God's Little Acre: Slavery and Race in a Colonial Burial Ground

"God's Little Acre" has become one of the most talked about sections of Newport's famous Common Burial Ground. Although many Americans (particularly in the North and West) like to think of slavery as a "Southern problem," slavery was an important part of the northern economy well up until the time of the Revolution. Indeed in the colonial era, much of Newport's economy was based directly or indirectly on the triangle trade. For those who want to learn more about Northern slavery, Joanne Pope Melish's Disowning Slavery: Gradual Emancipation and "Race" in New England, 1780-1860 (Ithaca: Cornell U P, 1998) is an awesome resource and a good read. As the place where Newport's people of color went after they died, God's Little Acre has become an important resource for scholars interested in race in the colonies.

Although often touted as an "African American" burial ground, the occupants of God’s Little Acre were diverse economically, racially and religiously. The 1774 Rhode Island census asked for the number of “whites,” “blacks,” and “Indians” in each household. Members of each of these categories were buried in “God’s Little Acre.” Moreover, the categories themselves do not map precisely onto twenty-first century notions of race, as an advertisement for a runaway “Indian boy” from the Newport Mercury shows: this graphic of a dark-complexioned man had for years been used by the Mercury to signify fugitive (black) slaves, but suddenly it seemed to apply to Indians as well. Indian and black intermarriage was on the rise in New England in the 1770s, and increasingly white New Englanders began to image “Indians” and “blacks” in a combined category of “colored” people (Silverman Faith and Boundaries, 232-33). Not surprisingly then, members of each of these groups, as well as a few (usually poor) whites, were buried in God’s Little Acre.

Newport’s African American community was also tremendously diverse in the 1770s. Approximately thirty percent of Newport belonged to the fluid category of “black.” Around one third of the whites in Newport owned slaves, but according to the 1774 census, there were also 153 free blacks living in 64 black households during the colonial era. There was no section of town specifically designated for African Americans: whites and people of color often lived in close proximity to one another in colonial Newport. Freed blacks and slaves in Newport had a range of occupations and economic experiences. While many blacks in Newport had severely limited social and economic prospects, some did quite well: Newport Gardner (Occramar Mirycoo), slave of merchant Caleb Gardener, knew English, French, and African languages, and taught Western music; slave Caesar Lyndon was highly literate and served as a scribe; Charity “Duchess” Quamino, slave of William Channing, gained her freedom and was renowned as a pastry chef. A number of blacks owned property around Newport (Youngken African Americans in Newport, 17, 49-50; See Newport Gardner's House at left). Although the African Union Society held services in the Peter Bours house (47 Division Street, below) as early as 1781, African Americans belonged to a variety of congregations (Youngken African Americans in Newport, 62). The gravestones in God’s Little Acre reflect this economic and religious variety.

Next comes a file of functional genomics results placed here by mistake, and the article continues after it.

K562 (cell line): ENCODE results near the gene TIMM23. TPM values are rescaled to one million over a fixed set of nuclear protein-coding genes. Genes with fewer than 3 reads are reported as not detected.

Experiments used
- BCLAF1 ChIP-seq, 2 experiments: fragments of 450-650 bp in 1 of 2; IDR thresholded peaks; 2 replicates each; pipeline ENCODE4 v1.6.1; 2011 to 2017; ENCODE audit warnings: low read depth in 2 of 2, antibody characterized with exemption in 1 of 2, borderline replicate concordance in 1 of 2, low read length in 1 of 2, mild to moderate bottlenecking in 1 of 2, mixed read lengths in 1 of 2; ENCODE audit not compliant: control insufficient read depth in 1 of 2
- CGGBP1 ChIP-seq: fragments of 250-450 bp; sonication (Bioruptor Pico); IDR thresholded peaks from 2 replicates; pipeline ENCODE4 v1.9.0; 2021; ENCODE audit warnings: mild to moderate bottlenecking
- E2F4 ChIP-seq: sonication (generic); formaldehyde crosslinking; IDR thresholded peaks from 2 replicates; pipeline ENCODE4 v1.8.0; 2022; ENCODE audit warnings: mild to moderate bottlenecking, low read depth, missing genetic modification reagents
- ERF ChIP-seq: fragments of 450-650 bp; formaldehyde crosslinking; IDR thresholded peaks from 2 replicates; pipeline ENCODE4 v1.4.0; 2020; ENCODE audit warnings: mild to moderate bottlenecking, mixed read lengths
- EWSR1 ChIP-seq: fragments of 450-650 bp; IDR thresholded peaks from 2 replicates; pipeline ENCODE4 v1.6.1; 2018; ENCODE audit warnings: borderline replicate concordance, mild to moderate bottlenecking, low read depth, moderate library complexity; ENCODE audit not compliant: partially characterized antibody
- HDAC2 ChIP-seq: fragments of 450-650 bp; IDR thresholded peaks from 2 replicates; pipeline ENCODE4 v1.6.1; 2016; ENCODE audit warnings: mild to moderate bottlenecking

Peter Bours house (47 Division Street), Location of African Union Society as early as 1781

Peter Cranston Jr. fell somewhere in the middle of this range of this economic and social diversity. The inscription highlights what W.E.B. DuBois would call the “twoness” of Peter Cranston’s life: as Peter Cranston’s stone indicates, his parents were Peter Cranston and his wife Phylis Rivera. The stone also indicates, however, that Peter—like his father--was owned by Aaron Lopez, the uncle of Isaac Lopez. Peter Jr.’s mother Phylis, however, was a “servant” of Jacob Rodriquez Rivera, Aaron Lopez’s father-in-law (Stores). Since Peter Jr. belonged to Aaron Lopez, presumably Peter Jr. lived in the Lopez home along Thames Street, albeit in the attic. His mother Phylis would have lived several blocks away in Easton’s Point, at the corner of Washington and Bridge in the “Lantern,” the oversized home of Jacob Rodriguez Rivera. Other members of the Cranston-Rivera clan surround the stones of Phylis, Peter, and Peter Jr. In death then, the Cranston-Riveras were able to achieve what they could not in life: a unified family space, no longer torn apart by slavery. The Cranston-Rivera stones make up a small portion of the approximately 450 stones in God’s Little Acre that are still standing and are identified by name on the 1903 map of the cemetery (Tashjian and Tashjian 1992: 166). In turn, God’s Little Acre makes up only a small portion of the over 8,000 graves in the Common Burying Ground (Tashjian and Tashjian 1992: 163). To learn more about this portion of the cemetery, and to see more stones, go to African Slave Markers in Colonial Newport, a website by Keith Stokes and Theresa Guzman Stokes. .Theresa Guzman Stokes
Cranston-Rivera Family Stones, God's Little Acre (Newport)

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